A collaborative effort of the Massachusetts Medical Society, the statewide organization of physicians and HCAM TV, Physician Focus first aired in 2004.

Patrick-Murray Administration Announces First in Nation Comprehensive Health Care Option For Dual Eligible Individuals Approved by Obama Administration

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ThePatrick-Murray Administration today announced that Massachusetts is the first state in thenation to receive approval from the Obama Administration to implement a healthcare initiative to improve care and contain cost for 111,000 persons withdisabilities who are dual eligible for Medicaid and Medicare.

Eastern Equine Ecephalitis (EEE) and West Nile Virus Confirmed in Mosquitoes in Hopkinton

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The Massachusetts Department of Public Health (MDPH) announced today that West Nile virus (WNV) has been detected in a predominantly bird biting species of mosquito called Culex. The Department also announced that Eastern Equine Encephalitis virus had been detected in a mammal biting species of mosquito called Perturbans. In 2011, 4,604 mosquito samples were tested for WNV and 275 samples were positive. Hopkinton had 0 WNV positive mosquito samples identified in 2011 but did have a positive EEE in October.

EEE Threat Raised to "High" in Westborough

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The Massachusetts Department of Public Health (DPH) today announced the detection of mammal-biting mosquitoes infected with Eastern Equine Encephalitis (EEE) in New Bedford and Westborough. As a result, health officials have raised the EEE threat level to “High” in these two communities and recommend that outdoor evening events are curtailed there for the remainder of the summer. Ground-based spraying by mosquito control projects is ongoing in both New Bedford and Westborough and will be enhanced.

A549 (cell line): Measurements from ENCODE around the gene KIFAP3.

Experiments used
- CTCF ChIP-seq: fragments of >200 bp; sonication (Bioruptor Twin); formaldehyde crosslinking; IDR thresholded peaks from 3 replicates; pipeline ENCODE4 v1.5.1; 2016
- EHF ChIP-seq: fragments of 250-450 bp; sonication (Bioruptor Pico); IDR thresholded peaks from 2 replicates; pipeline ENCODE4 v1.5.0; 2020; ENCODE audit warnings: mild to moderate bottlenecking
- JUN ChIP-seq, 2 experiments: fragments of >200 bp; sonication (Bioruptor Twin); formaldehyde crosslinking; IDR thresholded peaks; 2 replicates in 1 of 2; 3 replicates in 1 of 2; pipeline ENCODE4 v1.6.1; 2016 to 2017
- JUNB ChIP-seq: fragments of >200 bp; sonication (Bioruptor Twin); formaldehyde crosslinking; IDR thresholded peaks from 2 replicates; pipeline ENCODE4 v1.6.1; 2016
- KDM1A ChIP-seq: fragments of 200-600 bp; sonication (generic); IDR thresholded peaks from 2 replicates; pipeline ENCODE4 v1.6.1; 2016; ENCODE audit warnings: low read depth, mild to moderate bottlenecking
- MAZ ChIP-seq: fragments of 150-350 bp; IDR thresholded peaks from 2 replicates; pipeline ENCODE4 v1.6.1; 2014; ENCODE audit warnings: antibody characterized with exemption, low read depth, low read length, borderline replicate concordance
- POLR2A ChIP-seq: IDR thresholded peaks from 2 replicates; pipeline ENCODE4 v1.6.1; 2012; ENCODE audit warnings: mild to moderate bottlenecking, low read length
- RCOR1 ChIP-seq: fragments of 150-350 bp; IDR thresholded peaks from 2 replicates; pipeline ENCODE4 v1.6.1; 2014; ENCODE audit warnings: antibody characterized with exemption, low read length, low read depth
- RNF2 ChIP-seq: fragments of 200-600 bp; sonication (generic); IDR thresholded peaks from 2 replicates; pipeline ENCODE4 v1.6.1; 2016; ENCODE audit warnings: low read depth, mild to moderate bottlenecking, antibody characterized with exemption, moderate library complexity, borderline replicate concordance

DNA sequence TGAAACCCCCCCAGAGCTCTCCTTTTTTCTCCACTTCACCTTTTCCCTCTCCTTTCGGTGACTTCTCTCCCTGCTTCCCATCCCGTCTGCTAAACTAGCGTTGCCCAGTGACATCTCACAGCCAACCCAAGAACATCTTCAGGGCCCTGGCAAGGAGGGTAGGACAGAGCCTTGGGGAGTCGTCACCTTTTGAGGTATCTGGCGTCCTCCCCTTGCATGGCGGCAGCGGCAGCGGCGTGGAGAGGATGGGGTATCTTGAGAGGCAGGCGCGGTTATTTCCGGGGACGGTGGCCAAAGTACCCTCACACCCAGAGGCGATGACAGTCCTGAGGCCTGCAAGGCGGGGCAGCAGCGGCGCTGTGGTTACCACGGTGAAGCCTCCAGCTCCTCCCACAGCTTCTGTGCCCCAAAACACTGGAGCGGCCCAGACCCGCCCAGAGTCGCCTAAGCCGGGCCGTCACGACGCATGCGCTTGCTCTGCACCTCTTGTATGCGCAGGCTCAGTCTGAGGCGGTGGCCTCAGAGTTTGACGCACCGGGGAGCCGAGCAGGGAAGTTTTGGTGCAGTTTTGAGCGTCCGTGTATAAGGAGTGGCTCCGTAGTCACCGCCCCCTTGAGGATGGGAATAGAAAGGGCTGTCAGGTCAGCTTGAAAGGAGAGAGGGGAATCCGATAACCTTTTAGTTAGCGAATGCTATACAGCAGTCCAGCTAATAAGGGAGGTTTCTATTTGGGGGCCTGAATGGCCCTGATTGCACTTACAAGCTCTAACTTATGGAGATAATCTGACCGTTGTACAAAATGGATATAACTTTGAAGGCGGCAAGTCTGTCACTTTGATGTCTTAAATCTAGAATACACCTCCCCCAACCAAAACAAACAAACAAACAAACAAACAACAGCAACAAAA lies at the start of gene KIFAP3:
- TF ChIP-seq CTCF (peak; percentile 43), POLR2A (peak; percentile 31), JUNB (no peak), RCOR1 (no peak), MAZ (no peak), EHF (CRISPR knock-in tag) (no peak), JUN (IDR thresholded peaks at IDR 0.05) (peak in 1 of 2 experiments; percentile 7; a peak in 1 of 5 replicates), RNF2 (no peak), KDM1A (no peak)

Skeeters and Ticks Aplenty. And a Thank You

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From left: Bruce Karlin, M.D., and Mass. public health officials Catherine Brown, D.V.M. and Alfred DeMaria, M.D.

It’s been a bad year for mosquitoes, with growing populations of those pesky creatures carrying West Nile Virus and Eastern Equine Encephalitis. And don’t forget those ticks with that nasty Lyme disease. Time for a health alert.

Because of the increased threats of these mosquito and tick-borne illnesses across the state, the Massachusetts Medical Society, Massachusetts Department of Public Health, and HCAM-TV have collaborated in producing a program to raise awareness and understanding of these infectious diseases.